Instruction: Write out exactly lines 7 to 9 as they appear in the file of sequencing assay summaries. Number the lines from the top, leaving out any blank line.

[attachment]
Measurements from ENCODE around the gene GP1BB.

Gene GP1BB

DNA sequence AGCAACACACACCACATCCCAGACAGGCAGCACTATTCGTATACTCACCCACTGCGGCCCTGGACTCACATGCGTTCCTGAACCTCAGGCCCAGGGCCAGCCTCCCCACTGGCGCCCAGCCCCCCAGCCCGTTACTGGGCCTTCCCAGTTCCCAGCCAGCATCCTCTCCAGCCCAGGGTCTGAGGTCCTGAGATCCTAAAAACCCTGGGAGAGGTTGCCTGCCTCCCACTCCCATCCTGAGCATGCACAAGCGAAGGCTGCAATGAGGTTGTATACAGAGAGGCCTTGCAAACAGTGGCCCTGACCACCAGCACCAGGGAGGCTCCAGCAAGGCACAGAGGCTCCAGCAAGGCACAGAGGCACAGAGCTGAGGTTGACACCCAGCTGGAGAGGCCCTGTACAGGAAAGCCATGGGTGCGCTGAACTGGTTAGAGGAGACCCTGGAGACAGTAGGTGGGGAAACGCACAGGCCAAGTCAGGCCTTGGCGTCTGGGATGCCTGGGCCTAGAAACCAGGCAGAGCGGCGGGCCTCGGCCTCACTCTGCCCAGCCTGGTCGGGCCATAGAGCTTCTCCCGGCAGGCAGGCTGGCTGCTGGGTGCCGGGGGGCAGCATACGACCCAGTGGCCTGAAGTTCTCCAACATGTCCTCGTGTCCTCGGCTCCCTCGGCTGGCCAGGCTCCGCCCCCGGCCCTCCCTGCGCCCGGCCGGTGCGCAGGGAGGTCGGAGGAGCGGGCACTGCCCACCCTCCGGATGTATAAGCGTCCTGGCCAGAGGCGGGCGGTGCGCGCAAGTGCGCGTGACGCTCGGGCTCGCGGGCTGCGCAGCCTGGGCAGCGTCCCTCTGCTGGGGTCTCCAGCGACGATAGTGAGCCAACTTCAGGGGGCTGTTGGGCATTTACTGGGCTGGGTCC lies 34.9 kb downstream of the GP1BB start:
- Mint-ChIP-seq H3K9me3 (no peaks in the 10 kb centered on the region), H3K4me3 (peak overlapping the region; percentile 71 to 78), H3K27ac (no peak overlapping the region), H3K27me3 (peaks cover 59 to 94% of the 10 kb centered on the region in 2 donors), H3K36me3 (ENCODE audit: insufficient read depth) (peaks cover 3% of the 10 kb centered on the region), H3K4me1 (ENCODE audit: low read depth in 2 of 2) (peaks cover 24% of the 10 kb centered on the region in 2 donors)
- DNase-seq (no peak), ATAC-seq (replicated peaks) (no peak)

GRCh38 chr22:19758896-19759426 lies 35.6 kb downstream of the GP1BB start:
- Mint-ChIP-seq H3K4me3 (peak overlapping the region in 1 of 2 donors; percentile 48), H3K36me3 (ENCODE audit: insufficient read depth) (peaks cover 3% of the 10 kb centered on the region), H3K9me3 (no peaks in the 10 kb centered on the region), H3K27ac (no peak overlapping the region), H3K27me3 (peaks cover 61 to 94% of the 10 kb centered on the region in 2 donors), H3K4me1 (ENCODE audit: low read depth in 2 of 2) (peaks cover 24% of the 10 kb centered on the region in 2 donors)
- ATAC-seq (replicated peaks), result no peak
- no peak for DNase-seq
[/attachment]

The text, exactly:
- Mint-ChIP-seq H3K4me3 (peak overlapping the region in 1 of 2 donors; percentile 48), H3K36me3 (ENCODE audit: insufficient read depth) (peaks cover 3% of the 10 kb centered on the region), H3K9me3 (no peaks in the 10 kb centered on the region), H3K27ac (no peak overlapping the region), H3K27me3 (peaks cover 61 to 94% of the 10 kb centered on the region in 2 donors), H3K4me1 (ENCODE audit: low read depth in 2 of 2) (peaks cover 24% of the 10 kb centered on the region in 2 donors)
- ATAC-seq (replicated peaks), result no peak
- no peak for DNase-seq